Friday, November 28, 2008

New CD

I just ran out to throw out my trash before going to bed and found I had a little present in my mailbox! The new Alathea Christmas CD. So, instead of going to bed as I should be doing at this hour, I am listening to my new CD, checking email, Facebook, and my blog. I am really enjoying it! You can check it out here

Monday, November 24, 2008


It was my turn to share the message on Sunday morning. We are working our way through John and I finished up chapter 4 this week. I focused on the word believe. The kanji (Chinese character) for believe is really cool and has an interesting history, according to Mr. Suzuki, one of the former teachers at the Karuizawa Language School.

The kanji looks like this:

The character is made up of two parts. The left side means person and the right side means word. However, the character for word also has two parts. The top part is heart and the bottom is mouth. Mr. Suzuki said that the whole character, therefore, came to mean the agreement of a person's deeds and words which come from the heart. (I think Jesus said something about what comes out of one's mouth comes from the heart-see Matthew 15:18).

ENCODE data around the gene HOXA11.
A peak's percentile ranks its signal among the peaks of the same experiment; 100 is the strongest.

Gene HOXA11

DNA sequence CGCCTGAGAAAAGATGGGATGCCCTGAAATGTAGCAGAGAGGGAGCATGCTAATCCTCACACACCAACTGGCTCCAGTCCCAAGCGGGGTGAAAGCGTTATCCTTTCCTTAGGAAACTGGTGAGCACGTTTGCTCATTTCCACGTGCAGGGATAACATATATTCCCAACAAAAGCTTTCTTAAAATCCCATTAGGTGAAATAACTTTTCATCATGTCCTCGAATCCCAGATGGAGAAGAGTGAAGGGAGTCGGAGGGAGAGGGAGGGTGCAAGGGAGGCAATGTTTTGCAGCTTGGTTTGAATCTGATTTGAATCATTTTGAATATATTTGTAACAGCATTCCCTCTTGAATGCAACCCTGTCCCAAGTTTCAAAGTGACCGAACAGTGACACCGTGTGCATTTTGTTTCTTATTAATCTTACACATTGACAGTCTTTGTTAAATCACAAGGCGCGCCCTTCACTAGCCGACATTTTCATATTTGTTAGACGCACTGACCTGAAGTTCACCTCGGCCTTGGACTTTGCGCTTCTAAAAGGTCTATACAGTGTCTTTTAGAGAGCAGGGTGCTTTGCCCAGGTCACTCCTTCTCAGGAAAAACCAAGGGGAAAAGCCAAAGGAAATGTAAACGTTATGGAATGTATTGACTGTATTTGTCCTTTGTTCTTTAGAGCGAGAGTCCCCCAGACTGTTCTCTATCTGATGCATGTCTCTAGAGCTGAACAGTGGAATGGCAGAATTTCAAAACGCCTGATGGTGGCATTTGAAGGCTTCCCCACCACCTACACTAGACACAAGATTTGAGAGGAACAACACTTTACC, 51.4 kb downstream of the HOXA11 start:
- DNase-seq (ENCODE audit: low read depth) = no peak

This character is also one of the two characters in the Japanese word 'faith.' The other character means to look upward at something or someone, to look up to someone or to God, to respect, and to adore.
Just a little Japanese lesson for you today!

Friday, November 21, 2008


"What is impossible with men is possible with God." Luke 18:27

I started with that verse because what I am planning to write about seems to be an impossibility. Praise the Lord we serve the God who loves to do the impossible!

In the summer issue of Japan Harvest, the magazine written for and by missionaries in Japan, one missionary wrote about the annual report of the church information service. As many of you already know, I am not a numbers person at all. (The running joke in our mission family is that Shan can go into a convenience store, buy a drink, and not remember how much it cost when she gets back into the car!) So, as I comment on this, know I am looking at the magazine right in front of me and trusting the author of the article to have explained it properly.

According to the report there were 8,665,000 people in Osaka in 2007. (I am just commenting on Osaka since that is where I live.) For those 8.6 million people there are 574 churches. According to the chart that means there is one church per 15,000 people. In this prefecture of 8.6 million people about 26,000 attend church regularly.

Looking at the number of baptisms last year in all of Japan it averages out to one person becoming a Christian every hour. However, in that same hour 115 people die without knowing Jesus.